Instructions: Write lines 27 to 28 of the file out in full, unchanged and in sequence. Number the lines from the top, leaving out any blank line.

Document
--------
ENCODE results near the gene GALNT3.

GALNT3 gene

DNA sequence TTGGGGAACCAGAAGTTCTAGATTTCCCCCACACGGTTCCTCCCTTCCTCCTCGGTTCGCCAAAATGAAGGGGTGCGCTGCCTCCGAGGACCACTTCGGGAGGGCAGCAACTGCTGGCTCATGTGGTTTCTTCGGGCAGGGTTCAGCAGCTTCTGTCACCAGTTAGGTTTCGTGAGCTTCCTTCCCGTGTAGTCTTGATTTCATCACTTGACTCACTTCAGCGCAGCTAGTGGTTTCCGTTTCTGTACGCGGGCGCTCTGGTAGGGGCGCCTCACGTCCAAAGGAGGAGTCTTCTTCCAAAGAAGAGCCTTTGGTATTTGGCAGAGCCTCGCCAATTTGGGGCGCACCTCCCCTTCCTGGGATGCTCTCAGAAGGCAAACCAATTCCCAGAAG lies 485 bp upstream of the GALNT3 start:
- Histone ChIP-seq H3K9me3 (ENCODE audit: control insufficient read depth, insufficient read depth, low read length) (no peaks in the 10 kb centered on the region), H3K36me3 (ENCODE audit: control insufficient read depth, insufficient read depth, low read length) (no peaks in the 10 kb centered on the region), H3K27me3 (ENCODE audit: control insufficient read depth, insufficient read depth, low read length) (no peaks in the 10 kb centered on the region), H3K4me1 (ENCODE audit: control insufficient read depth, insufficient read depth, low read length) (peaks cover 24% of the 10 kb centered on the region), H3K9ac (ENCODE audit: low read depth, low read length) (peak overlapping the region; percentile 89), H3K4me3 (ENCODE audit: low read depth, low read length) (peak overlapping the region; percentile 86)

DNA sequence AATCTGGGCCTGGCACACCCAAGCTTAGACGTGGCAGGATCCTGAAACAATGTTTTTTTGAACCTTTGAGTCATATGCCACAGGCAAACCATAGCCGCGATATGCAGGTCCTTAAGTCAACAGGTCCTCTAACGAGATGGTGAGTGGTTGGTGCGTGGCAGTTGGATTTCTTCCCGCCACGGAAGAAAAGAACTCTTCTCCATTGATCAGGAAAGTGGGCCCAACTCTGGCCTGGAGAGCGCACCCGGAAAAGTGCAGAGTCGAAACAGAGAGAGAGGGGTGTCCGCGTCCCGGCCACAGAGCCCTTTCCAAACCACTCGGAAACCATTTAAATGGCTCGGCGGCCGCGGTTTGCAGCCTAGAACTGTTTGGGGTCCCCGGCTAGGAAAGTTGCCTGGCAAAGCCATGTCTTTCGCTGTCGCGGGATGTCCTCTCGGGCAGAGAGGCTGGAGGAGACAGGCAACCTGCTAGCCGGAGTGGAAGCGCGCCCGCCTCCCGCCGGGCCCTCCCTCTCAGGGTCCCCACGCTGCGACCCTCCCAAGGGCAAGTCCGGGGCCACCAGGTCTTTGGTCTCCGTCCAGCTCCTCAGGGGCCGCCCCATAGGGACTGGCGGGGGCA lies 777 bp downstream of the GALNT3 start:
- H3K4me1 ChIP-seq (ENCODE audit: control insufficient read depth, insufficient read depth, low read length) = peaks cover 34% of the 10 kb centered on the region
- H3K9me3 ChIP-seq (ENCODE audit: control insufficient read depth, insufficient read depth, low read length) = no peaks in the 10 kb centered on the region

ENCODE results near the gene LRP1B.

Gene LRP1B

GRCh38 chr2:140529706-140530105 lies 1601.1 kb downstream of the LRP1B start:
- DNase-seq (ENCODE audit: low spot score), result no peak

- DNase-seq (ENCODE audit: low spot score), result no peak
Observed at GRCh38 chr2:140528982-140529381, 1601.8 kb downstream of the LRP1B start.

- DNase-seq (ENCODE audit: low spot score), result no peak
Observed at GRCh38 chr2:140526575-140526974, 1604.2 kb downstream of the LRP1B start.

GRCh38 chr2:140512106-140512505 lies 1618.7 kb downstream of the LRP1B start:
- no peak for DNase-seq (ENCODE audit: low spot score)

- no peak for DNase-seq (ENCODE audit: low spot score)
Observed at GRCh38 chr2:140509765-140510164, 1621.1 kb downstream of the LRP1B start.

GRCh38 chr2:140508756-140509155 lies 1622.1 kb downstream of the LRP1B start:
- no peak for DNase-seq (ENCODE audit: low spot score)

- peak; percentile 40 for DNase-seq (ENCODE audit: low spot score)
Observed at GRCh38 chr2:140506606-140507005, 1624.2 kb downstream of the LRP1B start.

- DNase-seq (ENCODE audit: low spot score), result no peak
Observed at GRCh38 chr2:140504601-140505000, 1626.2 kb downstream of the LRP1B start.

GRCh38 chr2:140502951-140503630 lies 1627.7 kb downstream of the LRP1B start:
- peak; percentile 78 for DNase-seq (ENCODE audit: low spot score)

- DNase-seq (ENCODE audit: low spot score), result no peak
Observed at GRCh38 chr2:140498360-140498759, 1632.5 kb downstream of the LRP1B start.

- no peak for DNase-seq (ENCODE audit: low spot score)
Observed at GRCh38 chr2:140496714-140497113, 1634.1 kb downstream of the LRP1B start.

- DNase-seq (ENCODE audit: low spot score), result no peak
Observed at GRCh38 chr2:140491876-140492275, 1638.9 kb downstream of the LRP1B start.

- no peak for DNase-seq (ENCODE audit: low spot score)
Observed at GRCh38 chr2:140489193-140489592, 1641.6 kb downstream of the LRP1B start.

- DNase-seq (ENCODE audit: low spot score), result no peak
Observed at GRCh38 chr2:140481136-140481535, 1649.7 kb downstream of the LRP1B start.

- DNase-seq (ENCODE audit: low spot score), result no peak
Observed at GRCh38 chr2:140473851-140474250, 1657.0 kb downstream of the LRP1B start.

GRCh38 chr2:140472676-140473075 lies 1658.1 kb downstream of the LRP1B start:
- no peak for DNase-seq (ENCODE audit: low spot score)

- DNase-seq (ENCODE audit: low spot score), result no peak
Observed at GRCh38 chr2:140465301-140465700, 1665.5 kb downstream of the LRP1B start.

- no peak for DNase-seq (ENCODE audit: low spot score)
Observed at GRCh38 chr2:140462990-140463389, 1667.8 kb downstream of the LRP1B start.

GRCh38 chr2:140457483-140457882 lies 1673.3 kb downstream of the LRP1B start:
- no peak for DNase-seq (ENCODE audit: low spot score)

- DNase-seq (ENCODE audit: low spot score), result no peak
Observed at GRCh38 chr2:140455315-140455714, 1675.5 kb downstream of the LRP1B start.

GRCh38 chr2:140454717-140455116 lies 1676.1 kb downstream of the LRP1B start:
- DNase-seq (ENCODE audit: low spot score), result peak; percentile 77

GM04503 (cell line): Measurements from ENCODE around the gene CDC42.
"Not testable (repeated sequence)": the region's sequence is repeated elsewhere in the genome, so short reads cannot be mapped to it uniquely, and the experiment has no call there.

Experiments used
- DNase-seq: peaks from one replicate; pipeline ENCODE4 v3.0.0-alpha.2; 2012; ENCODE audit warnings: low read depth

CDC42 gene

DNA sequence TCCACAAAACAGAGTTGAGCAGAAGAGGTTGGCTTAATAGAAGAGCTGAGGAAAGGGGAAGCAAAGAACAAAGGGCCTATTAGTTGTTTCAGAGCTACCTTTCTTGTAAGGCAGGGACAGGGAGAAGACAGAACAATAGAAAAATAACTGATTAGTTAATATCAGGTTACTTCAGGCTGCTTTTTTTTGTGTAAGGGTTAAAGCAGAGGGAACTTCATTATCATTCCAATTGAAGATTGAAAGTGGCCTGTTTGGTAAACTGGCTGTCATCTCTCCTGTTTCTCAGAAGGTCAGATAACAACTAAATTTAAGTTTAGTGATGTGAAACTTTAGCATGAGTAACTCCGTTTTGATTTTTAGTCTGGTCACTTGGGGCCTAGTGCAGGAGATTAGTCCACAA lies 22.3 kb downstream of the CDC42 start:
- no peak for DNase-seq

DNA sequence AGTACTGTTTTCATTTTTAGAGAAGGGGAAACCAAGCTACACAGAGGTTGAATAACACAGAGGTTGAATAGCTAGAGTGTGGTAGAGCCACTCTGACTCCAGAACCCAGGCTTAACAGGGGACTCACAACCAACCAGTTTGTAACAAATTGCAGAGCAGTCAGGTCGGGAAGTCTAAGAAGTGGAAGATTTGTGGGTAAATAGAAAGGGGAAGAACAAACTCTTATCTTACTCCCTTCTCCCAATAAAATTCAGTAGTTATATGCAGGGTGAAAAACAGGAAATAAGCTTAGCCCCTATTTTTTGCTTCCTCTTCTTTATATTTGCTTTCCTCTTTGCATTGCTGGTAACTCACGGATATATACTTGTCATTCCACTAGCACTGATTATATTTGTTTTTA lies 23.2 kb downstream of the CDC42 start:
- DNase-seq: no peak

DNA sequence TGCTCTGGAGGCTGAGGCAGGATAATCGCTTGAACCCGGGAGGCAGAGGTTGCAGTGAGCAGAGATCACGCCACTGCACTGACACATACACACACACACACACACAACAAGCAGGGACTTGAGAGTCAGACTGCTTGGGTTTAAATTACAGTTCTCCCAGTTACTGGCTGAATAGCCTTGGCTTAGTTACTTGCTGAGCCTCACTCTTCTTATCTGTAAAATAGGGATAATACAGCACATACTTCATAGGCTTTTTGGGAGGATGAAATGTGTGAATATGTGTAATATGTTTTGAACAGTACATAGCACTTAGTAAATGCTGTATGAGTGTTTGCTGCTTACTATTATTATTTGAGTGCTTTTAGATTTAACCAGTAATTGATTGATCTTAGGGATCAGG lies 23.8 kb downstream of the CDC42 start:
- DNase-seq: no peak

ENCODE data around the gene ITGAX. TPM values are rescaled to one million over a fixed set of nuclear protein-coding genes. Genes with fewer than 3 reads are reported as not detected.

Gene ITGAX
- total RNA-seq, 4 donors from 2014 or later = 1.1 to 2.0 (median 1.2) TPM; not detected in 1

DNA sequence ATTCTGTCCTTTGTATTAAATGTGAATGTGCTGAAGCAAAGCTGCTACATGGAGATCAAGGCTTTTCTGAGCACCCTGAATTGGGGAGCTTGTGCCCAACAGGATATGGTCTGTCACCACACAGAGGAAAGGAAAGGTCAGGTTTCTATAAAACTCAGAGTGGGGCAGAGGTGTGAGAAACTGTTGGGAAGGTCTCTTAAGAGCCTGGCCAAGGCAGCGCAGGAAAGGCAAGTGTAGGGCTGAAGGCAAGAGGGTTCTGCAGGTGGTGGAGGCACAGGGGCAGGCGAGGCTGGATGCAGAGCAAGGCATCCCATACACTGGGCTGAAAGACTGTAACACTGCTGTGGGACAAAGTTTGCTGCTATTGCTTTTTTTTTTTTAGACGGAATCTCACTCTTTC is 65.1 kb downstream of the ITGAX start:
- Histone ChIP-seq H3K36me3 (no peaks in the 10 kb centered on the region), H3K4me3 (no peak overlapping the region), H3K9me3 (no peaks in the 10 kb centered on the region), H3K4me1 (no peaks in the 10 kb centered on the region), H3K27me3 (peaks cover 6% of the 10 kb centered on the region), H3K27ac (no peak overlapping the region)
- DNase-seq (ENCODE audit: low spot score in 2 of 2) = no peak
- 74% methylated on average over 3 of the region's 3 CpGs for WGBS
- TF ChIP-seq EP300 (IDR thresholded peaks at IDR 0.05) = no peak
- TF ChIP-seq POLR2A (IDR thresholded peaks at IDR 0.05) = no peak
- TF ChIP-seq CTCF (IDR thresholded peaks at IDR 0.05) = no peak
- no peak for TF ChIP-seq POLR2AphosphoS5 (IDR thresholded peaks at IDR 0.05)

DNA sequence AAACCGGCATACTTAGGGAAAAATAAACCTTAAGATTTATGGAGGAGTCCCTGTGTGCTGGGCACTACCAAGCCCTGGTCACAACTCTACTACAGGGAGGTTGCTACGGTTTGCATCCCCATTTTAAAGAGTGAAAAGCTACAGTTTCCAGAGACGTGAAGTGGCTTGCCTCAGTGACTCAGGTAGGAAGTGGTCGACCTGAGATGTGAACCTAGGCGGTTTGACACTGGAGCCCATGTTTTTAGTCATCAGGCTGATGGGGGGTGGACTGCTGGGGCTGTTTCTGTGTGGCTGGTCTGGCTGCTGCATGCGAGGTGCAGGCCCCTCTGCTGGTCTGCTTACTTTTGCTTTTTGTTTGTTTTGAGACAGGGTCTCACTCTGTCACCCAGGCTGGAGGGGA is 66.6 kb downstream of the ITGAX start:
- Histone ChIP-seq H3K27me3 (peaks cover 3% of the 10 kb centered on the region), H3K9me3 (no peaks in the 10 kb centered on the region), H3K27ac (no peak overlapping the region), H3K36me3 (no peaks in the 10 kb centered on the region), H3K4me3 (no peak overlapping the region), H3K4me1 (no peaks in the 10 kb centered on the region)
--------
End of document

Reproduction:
- peak; percentile 78 for DNase-seq (ENCODE audit: low spot score)

- DNase-seq (ENCODE audit: low spot score), result no peak